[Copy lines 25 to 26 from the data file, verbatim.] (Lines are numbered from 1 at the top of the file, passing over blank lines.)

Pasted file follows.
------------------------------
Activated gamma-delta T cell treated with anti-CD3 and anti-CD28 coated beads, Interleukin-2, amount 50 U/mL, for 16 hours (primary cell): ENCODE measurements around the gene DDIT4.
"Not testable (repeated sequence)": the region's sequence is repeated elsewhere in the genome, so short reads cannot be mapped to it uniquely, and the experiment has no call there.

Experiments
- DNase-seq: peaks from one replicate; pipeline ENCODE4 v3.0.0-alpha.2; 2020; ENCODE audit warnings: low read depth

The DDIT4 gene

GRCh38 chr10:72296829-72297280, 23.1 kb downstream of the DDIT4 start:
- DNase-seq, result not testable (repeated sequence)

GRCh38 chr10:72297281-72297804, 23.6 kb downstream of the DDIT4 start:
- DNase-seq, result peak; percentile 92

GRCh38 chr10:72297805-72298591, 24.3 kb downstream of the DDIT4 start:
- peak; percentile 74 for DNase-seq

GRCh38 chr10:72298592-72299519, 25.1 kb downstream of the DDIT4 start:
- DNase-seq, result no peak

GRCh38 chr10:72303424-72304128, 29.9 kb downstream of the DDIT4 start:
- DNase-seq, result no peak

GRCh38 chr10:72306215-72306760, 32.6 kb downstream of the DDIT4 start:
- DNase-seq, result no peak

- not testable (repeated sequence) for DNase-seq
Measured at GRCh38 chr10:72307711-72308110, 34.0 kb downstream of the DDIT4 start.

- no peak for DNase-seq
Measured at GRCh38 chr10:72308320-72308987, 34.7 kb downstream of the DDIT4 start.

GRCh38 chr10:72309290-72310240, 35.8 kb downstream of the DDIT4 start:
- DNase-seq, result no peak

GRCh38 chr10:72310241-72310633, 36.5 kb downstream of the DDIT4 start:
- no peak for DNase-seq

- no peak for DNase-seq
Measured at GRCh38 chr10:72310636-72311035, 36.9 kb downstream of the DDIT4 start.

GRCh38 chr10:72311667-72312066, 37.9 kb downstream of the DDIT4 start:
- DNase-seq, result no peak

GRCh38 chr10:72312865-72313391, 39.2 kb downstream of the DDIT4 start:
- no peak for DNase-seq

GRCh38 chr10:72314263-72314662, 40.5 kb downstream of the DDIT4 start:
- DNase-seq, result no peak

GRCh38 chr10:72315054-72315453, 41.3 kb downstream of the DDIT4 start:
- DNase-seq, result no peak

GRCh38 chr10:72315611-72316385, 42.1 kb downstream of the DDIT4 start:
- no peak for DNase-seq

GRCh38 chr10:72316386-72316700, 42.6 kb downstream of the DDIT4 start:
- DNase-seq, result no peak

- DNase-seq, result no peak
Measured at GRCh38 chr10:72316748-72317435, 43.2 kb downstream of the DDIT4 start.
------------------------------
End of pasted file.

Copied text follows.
- no peak for DNase-seq

- no peak for DNase-seq